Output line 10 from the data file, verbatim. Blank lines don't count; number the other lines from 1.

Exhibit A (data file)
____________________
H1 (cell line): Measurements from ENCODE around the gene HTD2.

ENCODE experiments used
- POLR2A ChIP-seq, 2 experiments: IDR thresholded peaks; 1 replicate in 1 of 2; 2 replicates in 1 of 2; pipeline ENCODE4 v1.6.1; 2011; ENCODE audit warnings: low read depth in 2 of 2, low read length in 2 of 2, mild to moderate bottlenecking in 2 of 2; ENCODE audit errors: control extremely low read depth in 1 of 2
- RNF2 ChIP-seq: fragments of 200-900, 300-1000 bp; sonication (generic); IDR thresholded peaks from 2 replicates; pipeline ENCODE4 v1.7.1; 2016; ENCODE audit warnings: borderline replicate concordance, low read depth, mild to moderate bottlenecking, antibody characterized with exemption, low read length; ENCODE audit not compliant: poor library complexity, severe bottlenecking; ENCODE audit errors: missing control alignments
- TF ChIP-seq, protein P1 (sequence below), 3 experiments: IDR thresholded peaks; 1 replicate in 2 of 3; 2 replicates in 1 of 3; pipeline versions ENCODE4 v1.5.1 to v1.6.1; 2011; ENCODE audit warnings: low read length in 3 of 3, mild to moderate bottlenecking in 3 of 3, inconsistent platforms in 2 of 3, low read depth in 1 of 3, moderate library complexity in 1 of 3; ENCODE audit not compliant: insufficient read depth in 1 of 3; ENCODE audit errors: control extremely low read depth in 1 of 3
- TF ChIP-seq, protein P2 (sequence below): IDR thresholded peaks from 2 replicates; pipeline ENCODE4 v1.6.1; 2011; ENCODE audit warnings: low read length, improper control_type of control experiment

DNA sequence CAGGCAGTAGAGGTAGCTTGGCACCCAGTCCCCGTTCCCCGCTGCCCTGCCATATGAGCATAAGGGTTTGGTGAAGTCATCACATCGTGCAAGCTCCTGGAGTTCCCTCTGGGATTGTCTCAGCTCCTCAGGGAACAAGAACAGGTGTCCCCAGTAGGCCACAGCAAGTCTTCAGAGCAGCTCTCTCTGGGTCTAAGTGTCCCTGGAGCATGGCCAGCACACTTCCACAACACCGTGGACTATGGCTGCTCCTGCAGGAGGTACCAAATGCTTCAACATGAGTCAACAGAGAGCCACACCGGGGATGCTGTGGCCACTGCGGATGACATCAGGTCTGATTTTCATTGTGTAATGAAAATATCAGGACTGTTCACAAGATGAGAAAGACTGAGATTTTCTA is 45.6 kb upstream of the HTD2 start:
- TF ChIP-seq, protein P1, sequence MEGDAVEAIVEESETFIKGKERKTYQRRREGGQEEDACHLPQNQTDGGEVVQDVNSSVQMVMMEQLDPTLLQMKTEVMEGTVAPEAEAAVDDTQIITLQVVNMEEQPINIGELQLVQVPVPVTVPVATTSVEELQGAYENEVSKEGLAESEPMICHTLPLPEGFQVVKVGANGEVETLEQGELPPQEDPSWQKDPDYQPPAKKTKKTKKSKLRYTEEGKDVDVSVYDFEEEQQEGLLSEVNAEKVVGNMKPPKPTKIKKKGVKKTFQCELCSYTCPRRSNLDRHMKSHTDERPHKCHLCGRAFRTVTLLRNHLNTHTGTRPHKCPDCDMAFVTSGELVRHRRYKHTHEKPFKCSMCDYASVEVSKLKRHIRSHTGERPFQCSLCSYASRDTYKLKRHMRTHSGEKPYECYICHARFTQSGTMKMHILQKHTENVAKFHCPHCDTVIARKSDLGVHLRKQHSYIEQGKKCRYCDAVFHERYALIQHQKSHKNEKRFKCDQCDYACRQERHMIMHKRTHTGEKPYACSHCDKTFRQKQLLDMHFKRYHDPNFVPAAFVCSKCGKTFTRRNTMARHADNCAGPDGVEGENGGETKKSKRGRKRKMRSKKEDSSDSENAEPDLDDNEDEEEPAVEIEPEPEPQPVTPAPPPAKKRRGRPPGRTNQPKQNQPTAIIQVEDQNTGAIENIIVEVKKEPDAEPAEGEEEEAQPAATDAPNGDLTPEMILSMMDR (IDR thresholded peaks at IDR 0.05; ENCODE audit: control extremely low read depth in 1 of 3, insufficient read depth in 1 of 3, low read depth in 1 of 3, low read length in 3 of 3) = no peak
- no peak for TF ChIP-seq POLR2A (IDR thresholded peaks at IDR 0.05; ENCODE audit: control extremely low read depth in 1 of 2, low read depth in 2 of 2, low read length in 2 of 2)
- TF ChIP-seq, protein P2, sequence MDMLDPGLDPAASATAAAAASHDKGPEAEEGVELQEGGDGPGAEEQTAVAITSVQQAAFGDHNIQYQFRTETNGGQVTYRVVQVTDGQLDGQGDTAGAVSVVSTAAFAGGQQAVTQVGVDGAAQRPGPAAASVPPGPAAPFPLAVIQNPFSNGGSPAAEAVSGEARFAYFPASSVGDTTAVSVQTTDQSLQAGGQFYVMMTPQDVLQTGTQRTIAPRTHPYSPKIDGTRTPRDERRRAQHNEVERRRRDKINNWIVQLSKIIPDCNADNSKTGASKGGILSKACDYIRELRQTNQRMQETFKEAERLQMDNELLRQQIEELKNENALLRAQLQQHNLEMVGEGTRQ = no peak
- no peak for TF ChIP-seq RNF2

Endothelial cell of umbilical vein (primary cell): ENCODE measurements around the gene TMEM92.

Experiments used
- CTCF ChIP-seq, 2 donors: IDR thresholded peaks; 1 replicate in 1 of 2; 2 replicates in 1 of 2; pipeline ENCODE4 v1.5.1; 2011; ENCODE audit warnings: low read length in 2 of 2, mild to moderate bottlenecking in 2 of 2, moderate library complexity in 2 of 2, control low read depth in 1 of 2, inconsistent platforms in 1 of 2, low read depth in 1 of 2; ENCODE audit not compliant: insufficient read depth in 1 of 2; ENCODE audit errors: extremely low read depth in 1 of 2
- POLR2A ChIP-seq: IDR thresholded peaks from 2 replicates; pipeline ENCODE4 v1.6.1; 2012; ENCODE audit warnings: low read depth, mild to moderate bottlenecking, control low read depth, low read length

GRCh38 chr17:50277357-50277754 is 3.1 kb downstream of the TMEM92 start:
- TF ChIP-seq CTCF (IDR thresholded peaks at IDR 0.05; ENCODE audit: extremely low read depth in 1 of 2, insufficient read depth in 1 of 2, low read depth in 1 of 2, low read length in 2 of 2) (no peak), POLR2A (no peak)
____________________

- TF ChIP-seq, protein P2, sequence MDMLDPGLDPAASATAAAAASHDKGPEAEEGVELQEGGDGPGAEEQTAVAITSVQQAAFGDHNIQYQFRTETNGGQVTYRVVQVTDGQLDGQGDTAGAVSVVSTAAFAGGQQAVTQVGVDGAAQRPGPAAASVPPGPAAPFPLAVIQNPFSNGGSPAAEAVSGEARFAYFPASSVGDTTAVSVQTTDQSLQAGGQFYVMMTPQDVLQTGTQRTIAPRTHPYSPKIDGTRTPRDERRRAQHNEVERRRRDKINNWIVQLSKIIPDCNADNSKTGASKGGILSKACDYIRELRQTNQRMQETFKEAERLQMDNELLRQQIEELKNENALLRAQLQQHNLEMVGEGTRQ = no peak